May Huang reviews a celebrated debut collection of poetry by the Hong Kong writer Mary Jean Chan.

Mary Jean Chan, Flèche (Faber & Faber), 78pp.

The word “flèche,” after which Mary Jean Chan’s debut poetry collection takes its name, contains multitudes: the “flèche” is an offensive technique used to surprise an opponent in fencing, a sport that Chan competed in as a teenager living in Hong Kong. As a duel between two opponents, fencing is a particularly apt metaphor for the clashing beliefs and languages in Chan’s book. “Flèche” also evokes desire and kinship (one’s “flesh and blood”): two central themes in Chan’s writing about her sexuality, her relationship with her mother and how her and her mother’s narratives are intertwined. In other words, Chan has picked a perfect title, one that is as expansive and evocative as the poems that it encompasses.

Flèche” is the French word for “arrow” – which recalls the idiom “straight as an arrow” – and fencing is an unexpected analogy for queer love throughout the book. “Fencing was the closest thing I knew to desire,” confesses Chan in an early poem. “The girl I thought was beautiful / had pierced my heart.” In poems that mention fencing, the sensuality of the sport is apparent: one is instructed to aim above the “opponent’s left breast.” There is a danger to this physical intimacy, one that the weapons of fencing naturally invite: in the titular poem, “Flèche,” Chan describes how the technique caused her to collide with her opponent and become “a blur of entangled blades.” The sonic similarity between the words “blades” and “bodies” heightens this danger. Fencing ironically creates a safe space for queerness to be explored: “changing into school uniform felt like cross-dressing.” And yet, the risks that accompany fencing and queerness necessitate stealth and secrecy. Just as fencing requires one to wear a mask, the speaker must “[check] the coast is clear before opening a single tab.” It is telling that while the book is named after an offensive technique in fencing, one of the book’s earliest sections is titled “Parry”: a defensive technique, a move to employ when under threat.

Flèche makes clear that part of what Chan must parry are conservative, patriarchal views embedded in her Chinese heritage, which she must both embrace and reject. In the poem “//,” the speaker is having dinner at home with her lover and her parents, whose discomfort with their daughter’s queerness is evident. “My mind was tuned to / two frequencies: mother’s Cantonese rage, / your soothing English, inviting me to choose,” writes Chan. Yet neither choice is optimal. English and London, where Chan is currently based, are spaces where she explores her sexuality yet exists as a person of color in a “historically white space”; Cantonese and Hong Kong, the city where she was born and raised, challenge her queerness and make her otherness visible. “To the Chinese, you & I are chopsticks: lovers with the same anatomies,” Chan explains in “//”. Indeed, the forward slashes that title the poem resemble chopsticks and are slanted, deliberately not-straight. The poem also notes that “chopsticks in Cantonese sounds / like the swift arrival of sons,” an event that many Chinese families find auspicious. Chan has been mistaken for a “Sir” numerous times, despite being regarded as “the prodigal son” her grandmother “wanted / but never got.” In Flèche, the liminal space shared by language, culture, and sexuality is rife with conflict and compromise.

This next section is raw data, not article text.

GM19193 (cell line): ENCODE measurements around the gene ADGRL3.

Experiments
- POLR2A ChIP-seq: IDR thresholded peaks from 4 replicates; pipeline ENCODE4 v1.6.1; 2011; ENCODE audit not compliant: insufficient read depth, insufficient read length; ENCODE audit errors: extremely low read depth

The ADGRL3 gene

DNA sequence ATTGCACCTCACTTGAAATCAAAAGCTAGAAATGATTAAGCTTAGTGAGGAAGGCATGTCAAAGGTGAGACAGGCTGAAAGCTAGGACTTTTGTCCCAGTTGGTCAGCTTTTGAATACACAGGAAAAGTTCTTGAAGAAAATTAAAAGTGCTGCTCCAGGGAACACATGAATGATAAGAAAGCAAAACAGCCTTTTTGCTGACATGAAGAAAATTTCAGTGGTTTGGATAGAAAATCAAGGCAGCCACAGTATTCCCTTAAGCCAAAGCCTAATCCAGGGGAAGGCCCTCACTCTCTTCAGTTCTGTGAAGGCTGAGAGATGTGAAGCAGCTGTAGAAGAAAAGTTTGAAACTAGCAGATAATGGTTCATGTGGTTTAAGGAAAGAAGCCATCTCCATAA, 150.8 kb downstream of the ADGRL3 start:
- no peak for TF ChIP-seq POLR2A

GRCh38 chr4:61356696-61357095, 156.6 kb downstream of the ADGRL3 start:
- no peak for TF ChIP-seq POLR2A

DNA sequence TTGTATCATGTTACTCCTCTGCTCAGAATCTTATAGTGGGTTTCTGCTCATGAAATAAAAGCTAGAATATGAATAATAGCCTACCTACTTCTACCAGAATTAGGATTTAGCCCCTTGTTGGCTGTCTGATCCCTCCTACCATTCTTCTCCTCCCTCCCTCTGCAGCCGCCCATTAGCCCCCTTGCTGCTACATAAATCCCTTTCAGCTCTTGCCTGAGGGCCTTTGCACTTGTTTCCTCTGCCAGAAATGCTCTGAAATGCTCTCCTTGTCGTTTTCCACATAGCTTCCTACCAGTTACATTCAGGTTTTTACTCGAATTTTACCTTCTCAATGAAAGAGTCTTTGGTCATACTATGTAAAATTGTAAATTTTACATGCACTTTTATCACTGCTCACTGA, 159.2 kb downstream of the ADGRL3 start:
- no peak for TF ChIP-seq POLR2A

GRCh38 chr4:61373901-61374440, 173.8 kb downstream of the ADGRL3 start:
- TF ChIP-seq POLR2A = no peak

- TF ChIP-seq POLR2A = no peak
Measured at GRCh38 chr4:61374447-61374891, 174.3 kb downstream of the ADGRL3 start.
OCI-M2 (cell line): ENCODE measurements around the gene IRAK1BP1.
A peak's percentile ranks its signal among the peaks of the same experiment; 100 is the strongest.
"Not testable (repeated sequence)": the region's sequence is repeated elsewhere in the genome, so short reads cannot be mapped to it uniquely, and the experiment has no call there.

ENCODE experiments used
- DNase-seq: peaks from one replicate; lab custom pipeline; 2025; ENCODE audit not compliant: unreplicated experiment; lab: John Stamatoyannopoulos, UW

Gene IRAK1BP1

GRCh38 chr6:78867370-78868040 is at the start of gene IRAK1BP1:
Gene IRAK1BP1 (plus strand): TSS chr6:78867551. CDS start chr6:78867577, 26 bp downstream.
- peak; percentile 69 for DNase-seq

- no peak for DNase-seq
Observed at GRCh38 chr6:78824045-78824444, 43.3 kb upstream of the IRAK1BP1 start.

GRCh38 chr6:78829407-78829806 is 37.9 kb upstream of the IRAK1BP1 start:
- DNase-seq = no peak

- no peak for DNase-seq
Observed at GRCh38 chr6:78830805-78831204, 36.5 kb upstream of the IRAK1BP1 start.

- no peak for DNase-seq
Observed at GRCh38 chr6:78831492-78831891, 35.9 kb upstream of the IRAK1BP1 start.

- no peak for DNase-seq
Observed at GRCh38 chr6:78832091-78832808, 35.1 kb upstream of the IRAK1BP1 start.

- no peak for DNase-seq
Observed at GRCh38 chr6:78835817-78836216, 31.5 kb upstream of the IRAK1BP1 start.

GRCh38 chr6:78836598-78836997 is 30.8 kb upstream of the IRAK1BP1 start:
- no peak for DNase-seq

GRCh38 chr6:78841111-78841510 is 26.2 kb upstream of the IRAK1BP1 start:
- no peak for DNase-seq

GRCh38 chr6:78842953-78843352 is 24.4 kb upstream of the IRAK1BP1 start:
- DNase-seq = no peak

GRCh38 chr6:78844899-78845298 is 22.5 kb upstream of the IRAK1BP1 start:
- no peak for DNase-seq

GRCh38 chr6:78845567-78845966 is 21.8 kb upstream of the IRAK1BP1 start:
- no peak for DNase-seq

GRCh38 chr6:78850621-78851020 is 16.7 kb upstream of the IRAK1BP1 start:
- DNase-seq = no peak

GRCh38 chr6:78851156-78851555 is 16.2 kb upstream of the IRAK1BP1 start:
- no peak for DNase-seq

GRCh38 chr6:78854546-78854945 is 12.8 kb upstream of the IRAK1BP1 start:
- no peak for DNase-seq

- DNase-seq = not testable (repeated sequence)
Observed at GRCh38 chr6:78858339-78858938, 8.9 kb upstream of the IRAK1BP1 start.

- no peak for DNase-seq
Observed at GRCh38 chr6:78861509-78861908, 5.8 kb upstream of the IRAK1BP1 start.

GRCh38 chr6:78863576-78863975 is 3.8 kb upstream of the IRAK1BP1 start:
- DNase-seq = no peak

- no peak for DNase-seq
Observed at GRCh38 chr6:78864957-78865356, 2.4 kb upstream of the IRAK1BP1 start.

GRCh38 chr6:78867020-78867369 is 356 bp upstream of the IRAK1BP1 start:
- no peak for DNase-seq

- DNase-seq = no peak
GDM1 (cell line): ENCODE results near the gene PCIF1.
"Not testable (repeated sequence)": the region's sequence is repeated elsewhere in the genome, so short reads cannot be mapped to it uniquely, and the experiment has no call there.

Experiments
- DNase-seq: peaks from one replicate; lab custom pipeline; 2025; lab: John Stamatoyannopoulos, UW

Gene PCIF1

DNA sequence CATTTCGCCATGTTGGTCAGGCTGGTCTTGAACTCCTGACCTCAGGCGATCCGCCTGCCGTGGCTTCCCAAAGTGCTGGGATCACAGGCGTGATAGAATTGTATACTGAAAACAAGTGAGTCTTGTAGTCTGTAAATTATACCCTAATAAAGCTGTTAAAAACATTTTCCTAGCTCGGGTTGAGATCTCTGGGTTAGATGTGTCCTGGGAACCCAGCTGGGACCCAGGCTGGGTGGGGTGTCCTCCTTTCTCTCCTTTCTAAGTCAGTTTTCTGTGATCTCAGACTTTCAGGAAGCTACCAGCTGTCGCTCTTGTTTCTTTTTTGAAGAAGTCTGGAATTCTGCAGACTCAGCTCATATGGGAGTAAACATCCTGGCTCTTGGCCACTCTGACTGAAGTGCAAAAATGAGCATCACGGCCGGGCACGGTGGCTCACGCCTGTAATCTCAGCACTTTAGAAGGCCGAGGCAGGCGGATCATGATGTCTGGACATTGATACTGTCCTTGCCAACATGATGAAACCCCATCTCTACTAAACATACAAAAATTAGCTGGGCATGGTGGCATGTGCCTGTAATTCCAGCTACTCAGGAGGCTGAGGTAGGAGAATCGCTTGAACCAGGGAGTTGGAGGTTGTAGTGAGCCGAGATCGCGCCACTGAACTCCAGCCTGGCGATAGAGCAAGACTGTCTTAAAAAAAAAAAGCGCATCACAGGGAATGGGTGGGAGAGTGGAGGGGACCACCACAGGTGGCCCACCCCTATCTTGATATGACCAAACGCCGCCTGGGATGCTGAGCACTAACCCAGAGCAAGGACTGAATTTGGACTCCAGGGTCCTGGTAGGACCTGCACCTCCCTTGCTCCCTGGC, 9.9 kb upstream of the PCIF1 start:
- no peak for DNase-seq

The book also suggests that choosing a side, be it Cantonese or English, does not always necessitate loss. The occasional Chinese characters that appear in the book do not feel like an afterthought, but like memories to protect. “Half my words / have been kept like a key / under a plant / which my mother waters daily,” writes Chan in “speaking in tongues”. Although Chan writes in English, which is the reason readers can “be reading this poem at all,” Chinese – and, in turn, Chan’s mother – is at the root of her work. The book is interspersed with sections titled “母親的故事” (which translates to “mother’s story”), containing poems about Chan’s mother: her experiences growing up hungry, grieving her father’s death and witnessing the Cultural Revolution. In the poem “what my mother (a poet) might say,” every line that describes the mother’s thoughts are censored except for the refrain: “that Mao wrote beautiful Chinese calligraphy.” Like her daughter, Chan’s mother grew up in a society that imposed certain beliefs and conventions upon her. Like her daughter, she understands what it means to live in a body that is politicized.  “the truth is    I have carried your shame    & you have carried mine,” writes Chan in “sorry”. Both mother and daughter have lived through hunger and oppression of different kinds; perhaps the most moving revelation of Flèche is that they are, despite their differences, each other’s flesh and blood.

It is impossible to separate the book’s different concerns – which span the personal and political – from one another, just as “flèche” becomes a metaphor with many significations. In multiple languages and various poetic forms, Chan’s stunning collection invites us to observe the ways in which conflicting beliefs collide. “You came home with me for three hundred days … to show my family that dinner together won’t kill us all,” writes Chan at the end of “//”. The poem concludes on a hopeful note, as if to show us that compromise requires work, but may offer unexpected rewards. In the risky yet protected spaces created by sport, poems, and family, even the fiercest duels can move beyond loss and approach understanding.  

May Huang is a translator, poet, and essayist. Born in Taiwan and raised in Hong Kong, she graduated from the University of Chicago. Her work has appeared in ExchangesInTranslationCha, and elsewhere.

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